April 19, 1984 Royals 5, Tigers 2 (9-1)
Despite what everyone in Detroit thought at the time, the Tigers couldn’t win them all, and they finally dropped their first game of the season to the Royals. A great pitching performance by rookie pitcher Bret Saberhagen, who earned his first career victory, was basically all the Royals needed as the Tigers could only manage seven hits and two runs.
The Tigers actually managed to get the lead early, as Lance Parrish drove in Lou Whitaker in the first inning. The Royals would get two in the third, one in the sixth, and then two insurance runs in the eigth to pretty much seal the game up. Kirk Gibson would hit a solo shot in the ninth, but it was too little, too late, as the Tigers finally put a notch in their loss column.
Everytime the Tigers lose, you wonder which team is the real Tigers. Is it the one who got off to a 4-0 start, and actually looked like they’d be respectable, or will the 2003 season creep back into this campaign like it appeared to do this afternoon.
The Indians aren’t a good team. And Jeremy Bonderman is supposed to be a future mainstay in the rotation, if not the Tigers ace. And the Indians simply shelled Jeremy in his 5 1/3 innings. He gave up three homeruns in three different innings (two of which were by Matt Lawton), and at one point, the Tigers were down 5-0 after five, then 8-3 after six. They made a little run at the end, but came up short, losing 9-7.
Throw in an Alex Sanchez pulled groin, and the Tigers now have a major hole to fill in centerfield. For now, Brandon Inge will roam the outfield, and with Andres Torres designated for assignment and not yet clearing waivers, he might play out there until Sanchez comes back.
Tomorrow, Nate Robertson tries to continue his impressive run, going up against Jeff D’Amico. Hopefully they’ll put another win under their belt before heading to Minnesota.
April 18, 1984 – Detroit 4, Royals 3, 10 innings (9-0)
After a four day break because of Mother Nature, the Tigers started right where they left off, beating the Royals 4-3 for their franchise best ninth straight victory to start the season.
Jack Morris got off to a great start, but he gave up a 3-0 lead iin the eighth inning, giving up a three run homer to Jorge Orta. Morris would end up pitching nine innings, but would yield to Willie Hernandez in extra innings, who would eventually got on to get the win by pitching a perfect tenth inning.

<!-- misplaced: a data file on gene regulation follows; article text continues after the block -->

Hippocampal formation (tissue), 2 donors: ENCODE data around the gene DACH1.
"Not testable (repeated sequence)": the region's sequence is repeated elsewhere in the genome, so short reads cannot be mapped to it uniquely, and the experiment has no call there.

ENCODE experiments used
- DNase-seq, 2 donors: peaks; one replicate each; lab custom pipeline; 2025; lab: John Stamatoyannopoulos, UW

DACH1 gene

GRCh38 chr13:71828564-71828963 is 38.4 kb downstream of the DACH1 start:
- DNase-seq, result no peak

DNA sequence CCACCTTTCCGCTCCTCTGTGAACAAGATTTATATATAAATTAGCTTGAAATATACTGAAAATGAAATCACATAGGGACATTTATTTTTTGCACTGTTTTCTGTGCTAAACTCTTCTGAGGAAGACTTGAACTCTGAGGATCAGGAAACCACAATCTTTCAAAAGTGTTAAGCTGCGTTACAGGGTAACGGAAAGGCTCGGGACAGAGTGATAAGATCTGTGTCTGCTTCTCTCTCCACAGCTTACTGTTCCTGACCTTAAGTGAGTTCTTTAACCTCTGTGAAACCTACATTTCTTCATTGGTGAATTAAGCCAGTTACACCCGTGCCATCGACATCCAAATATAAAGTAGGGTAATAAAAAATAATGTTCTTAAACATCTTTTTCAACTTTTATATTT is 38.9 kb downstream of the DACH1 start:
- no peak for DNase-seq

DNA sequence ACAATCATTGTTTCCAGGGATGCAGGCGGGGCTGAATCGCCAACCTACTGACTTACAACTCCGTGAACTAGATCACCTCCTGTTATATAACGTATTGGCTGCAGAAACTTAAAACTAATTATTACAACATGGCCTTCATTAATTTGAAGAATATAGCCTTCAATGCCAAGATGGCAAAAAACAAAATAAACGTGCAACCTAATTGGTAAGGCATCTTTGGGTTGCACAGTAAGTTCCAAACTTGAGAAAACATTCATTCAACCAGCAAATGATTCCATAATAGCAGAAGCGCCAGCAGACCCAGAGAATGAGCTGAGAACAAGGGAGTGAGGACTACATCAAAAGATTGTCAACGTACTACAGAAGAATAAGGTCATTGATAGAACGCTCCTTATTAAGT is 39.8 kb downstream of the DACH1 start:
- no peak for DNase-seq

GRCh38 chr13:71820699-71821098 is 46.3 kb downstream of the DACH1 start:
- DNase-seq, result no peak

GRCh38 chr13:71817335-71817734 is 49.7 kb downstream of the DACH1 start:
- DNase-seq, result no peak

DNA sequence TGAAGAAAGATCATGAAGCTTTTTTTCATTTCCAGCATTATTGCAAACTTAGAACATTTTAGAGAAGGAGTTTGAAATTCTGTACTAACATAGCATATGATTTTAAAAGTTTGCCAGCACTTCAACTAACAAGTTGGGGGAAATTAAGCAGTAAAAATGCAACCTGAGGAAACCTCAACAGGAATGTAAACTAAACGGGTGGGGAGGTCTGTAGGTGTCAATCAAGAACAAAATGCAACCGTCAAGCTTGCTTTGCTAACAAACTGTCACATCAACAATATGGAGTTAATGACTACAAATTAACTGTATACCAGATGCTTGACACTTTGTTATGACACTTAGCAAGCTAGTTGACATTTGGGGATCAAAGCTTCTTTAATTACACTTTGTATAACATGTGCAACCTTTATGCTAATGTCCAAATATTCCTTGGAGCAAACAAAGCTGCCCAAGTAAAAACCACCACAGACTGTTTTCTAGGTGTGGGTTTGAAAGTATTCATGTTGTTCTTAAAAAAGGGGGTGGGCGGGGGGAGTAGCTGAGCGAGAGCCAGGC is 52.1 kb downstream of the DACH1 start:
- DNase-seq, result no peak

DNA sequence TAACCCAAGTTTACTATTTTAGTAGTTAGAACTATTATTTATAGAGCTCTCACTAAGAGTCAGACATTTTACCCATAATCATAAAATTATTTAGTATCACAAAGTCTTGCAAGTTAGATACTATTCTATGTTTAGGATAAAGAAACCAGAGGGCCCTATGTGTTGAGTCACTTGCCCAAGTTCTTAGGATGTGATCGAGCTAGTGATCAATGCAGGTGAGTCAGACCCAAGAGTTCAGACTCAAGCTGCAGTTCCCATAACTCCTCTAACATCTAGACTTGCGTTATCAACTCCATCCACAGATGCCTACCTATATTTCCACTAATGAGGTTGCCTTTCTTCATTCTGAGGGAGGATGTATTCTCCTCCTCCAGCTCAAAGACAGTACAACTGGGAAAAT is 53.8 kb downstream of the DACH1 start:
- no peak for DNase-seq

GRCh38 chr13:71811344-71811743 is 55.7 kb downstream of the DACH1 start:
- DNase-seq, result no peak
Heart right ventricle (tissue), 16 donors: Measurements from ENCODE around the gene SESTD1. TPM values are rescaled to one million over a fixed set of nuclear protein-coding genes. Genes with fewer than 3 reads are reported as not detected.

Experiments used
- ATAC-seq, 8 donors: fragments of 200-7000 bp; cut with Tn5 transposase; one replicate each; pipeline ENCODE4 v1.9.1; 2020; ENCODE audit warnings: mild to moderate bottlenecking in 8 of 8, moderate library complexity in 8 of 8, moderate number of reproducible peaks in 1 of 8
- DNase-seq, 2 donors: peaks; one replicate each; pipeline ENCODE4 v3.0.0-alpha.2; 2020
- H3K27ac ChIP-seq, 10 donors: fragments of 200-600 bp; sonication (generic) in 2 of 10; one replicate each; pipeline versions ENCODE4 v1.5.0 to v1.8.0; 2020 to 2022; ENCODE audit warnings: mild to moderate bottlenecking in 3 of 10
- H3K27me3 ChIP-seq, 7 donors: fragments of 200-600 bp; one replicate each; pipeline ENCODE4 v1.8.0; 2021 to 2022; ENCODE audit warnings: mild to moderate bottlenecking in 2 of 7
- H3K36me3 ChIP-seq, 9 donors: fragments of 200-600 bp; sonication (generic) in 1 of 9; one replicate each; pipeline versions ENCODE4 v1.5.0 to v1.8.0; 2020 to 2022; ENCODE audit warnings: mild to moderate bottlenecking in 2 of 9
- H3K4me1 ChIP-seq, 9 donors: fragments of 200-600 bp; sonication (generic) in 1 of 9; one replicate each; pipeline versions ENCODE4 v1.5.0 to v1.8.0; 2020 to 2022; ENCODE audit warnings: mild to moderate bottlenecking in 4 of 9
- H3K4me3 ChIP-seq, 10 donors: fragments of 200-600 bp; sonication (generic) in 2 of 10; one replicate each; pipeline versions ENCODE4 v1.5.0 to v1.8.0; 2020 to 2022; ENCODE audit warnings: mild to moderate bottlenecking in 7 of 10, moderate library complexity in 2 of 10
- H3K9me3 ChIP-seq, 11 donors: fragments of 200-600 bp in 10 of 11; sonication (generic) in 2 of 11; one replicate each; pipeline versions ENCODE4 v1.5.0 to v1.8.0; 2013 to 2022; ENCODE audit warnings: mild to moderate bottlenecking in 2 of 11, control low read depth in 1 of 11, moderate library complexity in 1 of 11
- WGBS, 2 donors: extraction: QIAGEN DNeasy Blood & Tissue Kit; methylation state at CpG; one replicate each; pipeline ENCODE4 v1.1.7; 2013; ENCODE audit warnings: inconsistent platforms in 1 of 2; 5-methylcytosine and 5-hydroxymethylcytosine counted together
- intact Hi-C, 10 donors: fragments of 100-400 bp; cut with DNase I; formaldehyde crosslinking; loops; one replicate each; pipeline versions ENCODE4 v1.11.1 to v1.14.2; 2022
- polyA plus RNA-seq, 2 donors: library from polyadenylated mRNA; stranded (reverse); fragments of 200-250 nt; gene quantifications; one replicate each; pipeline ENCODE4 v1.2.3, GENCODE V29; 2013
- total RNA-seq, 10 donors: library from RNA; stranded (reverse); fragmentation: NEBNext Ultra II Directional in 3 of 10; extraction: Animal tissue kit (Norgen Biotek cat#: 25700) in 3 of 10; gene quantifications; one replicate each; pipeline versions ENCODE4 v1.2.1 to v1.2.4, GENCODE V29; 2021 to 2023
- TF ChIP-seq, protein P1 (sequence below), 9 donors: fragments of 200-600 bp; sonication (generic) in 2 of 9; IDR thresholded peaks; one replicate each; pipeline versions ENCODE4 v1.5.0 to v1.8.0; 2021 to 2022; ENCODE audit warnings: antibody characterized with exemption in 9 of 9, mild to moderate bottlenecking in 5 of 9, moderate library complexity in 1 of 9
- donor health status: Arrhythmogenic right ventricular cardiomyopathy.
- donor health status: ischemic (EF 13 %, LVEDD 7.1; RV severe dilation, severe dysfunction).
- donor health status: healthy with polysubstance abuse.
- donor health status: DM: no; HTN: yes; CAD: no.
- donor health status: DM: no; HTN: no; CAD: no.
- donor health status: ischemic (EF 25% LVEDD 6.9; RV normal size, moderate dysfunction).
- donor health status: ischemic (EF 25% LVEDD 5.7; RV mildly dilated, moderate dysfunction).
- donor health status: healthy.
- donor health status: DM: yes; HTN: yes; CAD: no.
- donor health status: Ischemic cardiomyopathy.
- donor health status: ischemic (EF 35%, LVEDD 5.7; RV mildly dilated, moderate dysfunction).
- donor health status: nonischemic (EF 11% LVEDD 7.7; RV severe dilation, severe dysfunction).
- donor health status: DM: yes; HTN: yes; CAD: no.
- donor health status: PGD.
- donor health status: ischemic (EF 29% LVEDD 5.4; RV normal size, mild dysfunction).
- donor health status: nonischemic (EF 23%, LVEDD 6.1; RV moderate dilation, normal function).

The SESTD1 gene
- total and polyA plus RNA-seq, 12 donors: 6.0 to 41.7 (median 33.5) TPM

With two outs and Tram on third, Larry Herndon would hit a grounder to the eight time gold glove winning second basemen of the Royals, Frank White. White bobbled the ball, allowing Herndon to reach base, and Tram to score the winning run.
Just what the doctor ordered. Earlier I mentioned how the Tigers could use seven strong innings from Maroth to give the pen a break. Well, Mike did one better, going 7 1/3, giving up 10 hits, one walk, and only one run, all while striking out seven. Al Levine came in and finished the game, pitching the final 1 2/3, and shut the Indians down.
For some reason, 7-4 sounds so much better then 6-5, which would have been their record had they lost. Tomorrow Jeremy Bonderman takes the mound against another young pitcher, Cliff Lee. Jeremy is among the league leaders in strikeouts, so this should be a good game. 8-4 has a really nice ring to it.
This was a 1-0 game up until the sixth inning, when the Tigers put together a three run rally. Five different Tigers (Sanchez, I-Rod, White, Munson, and Inge) had multi-hit games. And Brandon Inge even made a nice play at third yesterday, so his value as a Shane Halter utility type remains intact. Throw in his current .333 batting average (5/15) and you’ve got a great option for Tram coming off the bench.
I thought the prime time Fox telecast of the Red Sox/Yankees game was great for the game. Here you have two of the best franchises around. It’s good for the game to showcase them. And the game was a pretty good on to watch.
It seemed so long ago since we started the season 4-0, yet it was only last week.
Last year, Jody Gerut had a pretty good rookie season. In 480 at bats, he hit .279/22/75. Not too shabby for a guy who essentially came out of nowhere. What’s telling are these numbers:
Against any team then the Tigers: 411 at bats, .277/15/48
Against the Tigers: 69 at bats, .290/7/27
That’s called dominating a team. And he got started in 2003 even better then he left off, as Jody Gerut went 5 for 5, with a homerun and three rbis in an Indians 10-3 rout of the Tigers last night.
Not too much to say about this one that’s good. I-Rod continue to hit well, and has his batting average up to .359. Craig Monroe continued to struggle throwing the ball, as he almost sent on into the stands behind the catcher on a throw to home plate. Nat Cornejo got shelled, giving up 14 hits in only five innings. Even Jamie Walker, the only Tiger pitcher to enter the game and not give up a run, struggled, giving up two hits and a walk in an inning.
And already, the Tigers pen, which wasn’t great to begin with, is being used quite a bit. Hopefully Maroth can go seven innings today to give them a break.
Ugueth Urbina made his Tiger debut last night, pitching the sixth inning. Hopefully we can say it was just rust, because he gave a run, two hits, and two walks in an inning. He did strike out two, so that’s encouraging.